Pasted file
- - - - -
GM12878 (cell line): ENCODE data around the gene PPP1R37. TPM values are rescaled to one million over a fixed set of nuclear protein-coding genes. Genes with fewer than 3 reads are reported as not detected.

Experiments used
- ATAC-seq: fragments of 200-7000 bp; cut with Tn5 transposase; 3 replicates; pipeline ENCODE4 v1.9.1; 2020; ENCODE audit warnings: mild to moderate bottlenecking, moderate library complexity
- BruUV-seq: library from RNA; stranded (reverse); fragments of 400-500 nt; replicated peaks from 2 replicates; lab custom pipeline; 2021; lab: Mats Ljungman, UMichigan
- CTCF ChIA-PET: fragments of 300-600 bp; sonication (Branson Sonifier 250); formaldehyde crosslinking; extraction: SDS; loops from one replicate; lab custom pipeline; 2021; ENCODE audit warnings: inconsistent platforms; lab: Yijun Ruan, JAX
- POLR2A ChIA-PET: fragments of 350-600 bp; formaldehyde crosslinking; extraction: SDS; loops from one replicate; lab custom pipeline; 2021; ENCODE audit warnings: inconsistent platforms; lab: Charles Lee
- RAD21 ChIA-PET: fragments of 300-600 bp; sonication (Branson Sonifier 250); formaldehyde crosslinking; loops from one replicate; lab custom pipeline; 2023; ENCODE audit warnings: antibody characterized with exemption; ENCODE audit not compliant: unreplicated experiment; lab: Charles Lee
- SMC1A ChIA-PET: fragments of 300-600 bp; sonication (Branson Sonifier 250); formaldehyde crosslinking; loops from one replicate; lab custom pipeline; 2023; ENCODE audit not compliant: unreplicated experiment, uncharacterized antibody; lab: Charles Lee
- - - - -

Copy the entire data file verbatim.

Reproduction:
GM12878 (cell line): ENCODE data around the gene PPP1R37. TPM values are rescaled to one million over a fixed set of nuclear protein-coding genes. Genes with fewer than 3 reads are reported as not detected.

Experiments used
- ATAC-seq: fragments of 200-7000 bp; cut with Tn5 transposase; 3 replicates; pipeline ENCODE4 v1.9.1; 2020; ENCODE audit warnings: mild to moderate bottlenecking, moderate library complexity
- BruUV-seq: library from RNA; stranded (reverse); fragments of 400-500 nt; replicated peaks from 2 replicates; lab custom pipeline; 2021; lab: Mats Ljungman, UMichigan
- CTCF ChIA-PET: fragments of 300-600 bp; sonication (Branson Sonifier 250); formaldehyde crosslinking; extraction: SDS; loops from one replicate; lab custom pipeline; 2021; ENCODE audit warnings: inconsistent platforms; lab: Yijun Ruan, JAX
- POLR2A ChIA-PET: fragments of 350-600 bp; formaldehyde crosslinking; extraction: SDS; loops from one replicate; lab custom pipeline; 2021; ENCODE audit warnings: inconsistent platforms; lab: Charles Lee
- RAD21 ChIA-PET: fragments of 300-600 bp; sonication (Branson Sonifier 250); formaldehyde crosslinking; loops from one replicate; lab custom pipeline; 2023; ENCODE audit warnings: antibody characterized with exemption; ENCODE audit not compliant: unreplicated experiment; lab: Charles Lee
- SMC1A ChIA-PET: fragments of 300-600 bp; sonication (Branson Sonifier 250); formaldehyde crosslinking; loops from one replicate; lab custom pipeline; 2023; ENCODE audit not compliant: unreplicated experiment, uncharacterized antibody; lab: Charles Lee